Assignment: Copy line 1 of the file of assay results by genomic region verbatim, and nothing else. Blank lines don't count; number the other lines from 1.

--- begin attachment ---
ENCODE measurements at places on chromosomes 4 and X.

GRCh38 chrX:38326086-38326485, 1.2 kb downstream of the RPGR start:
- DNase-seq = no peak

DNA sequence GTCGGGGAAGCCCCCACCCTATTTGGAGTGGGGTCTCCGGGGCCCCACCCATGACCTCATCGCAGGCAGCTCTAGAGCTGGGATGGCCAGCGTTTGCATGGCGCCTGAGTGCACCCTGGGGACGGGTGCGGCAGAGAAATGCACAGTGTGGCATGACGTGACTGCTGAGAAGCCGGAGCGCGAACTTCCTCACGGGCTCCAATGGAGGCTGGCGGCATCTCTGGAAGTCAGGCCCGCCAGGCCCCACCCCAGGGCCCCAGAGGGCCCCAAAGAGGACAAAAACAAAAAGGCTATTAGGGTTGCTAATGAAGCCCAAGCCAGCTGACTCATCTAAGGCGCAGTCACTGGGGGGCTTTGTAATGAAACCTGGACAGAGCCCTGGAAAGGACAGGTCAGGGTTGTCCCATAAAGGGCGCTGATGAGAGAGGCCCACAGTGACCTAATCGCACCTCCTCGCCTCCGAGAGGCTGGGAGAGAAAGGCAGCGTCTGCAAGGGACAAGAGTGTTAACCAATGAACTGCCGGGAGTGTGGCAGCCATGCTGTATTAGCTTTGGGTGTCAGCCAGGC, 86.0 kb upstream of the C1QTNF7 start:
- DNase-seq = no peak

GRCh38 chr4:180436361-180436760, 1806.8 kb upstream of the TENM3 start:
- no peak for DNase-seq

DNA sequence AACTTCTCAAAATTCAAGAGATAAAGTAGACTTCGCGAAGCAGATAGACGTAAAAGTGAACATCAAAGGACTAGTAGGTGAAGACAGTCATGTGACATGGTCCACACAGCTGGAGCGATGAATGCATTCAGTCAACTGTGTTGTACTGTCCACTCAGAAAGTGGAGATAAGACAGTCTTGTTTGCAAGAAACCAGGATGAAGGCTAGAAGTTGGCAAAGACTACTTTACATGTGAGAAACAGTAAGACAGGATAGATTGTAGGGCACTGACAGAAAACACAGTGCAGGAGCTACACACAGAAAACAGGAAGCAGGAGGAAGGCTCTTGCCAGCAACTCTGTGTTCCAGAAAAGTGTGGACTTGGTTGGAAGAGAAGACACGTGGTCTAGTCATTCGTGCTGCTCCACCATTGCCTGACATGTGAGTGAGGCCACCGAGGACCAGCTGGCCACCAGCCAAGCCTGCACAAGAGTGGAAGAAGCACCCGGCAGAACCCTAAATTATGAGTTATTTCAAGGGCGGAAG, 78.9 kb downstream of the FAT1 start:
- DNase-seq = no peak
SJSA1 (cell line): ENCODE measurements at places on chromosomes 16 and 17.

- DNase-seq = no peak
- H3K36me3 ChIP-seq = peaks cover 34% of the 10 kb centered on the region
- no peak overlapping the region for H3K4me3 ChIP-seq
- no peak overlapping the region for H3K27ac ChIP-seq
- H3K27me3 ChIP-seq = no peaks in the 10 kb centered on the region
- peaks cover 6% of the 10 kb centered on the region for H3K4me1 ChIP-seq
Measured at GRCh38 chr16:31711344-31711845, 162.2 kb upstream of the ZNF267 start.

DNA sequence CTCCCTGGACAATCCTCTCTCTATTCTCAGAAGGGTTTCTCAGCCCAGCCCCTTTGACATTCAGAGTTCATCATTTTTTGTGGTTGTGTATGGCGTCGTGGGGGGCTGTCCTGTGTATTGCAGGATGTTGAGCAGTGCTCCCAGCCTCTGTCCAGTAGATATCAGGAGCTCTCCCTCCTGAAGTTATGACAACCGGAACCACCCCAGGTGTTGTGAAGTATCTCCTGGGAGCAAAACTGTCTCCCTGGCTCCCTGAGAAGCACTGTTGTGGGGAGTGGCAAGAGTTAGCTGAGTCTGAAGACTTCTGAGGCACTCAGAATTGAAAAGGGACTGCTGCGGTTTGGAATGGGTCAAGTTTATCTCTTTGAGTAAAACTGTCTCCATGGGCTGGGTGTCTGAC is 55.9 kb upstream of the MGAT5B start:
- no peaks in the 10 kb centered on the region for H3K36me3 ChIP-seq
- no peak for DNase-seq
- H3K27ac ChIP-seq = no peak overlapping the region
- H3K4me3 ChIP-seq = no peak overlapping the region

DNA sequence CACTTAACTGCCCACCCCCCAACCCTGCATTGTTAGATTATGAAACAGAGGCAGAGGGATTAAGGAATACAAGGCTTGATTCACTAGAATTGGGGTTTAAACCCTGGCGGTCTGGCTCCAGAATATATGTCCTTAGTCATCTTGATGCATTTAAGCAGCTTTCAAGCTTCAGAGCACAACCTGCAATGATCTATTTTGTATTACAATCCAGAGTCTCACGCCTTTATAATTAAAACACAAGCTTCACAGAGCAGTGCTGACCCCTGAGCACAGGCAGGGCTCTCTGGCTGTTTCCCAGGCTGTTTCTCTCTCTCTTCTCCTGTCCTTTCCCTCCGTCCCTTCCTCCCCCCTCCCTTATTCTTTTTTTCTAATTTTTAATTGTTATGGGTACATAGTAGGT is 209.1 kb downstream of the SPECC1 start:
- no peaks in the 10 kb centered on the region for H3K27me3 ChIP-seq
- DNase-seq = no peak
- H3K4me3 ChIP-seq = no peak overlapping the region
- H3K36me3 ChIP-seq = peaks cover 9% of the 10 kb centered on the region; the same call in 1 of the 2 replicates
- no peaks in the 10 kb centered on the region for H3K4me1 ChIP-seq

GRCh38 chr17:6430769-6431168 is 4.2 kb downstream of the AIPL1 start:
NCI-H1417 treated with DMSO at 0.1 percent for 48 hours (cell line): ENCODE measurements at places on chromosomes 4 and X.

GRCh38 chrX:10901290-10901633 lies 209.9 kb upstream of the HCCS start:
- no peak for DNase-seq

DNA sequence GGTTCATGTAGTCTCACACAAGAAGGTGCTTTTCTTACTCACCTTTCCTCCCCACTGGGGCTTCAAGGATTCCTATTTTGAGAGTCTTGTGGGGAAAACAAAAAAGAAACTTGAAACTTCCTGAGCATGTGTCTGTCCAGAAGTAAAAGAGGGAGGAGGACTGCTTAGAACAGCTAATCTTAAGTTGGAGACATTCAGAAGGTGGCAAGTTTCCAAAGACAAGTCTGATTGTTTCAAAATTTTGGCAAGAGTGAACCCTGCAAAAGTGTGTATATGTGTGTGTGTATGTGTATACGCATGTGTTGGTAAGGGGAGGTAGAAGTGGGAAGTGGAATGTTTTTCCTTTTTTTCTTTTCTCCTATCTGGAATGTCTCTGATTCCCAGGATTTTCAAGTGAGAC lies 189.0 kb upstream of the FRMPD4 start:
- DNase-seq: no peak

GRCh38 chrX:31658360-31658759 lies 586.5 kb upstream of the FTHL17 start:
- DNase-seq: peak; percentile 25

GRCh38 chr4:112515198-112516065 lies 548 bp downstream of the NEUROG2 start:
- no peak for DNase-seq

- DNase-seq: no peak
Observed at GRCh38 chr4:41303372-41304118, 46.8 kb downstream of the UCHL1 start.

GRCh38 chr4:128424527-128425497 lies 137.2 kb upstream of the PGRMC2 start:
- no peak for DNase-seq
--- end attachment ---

ENCODE measurements at places on chromosomes 4 and X.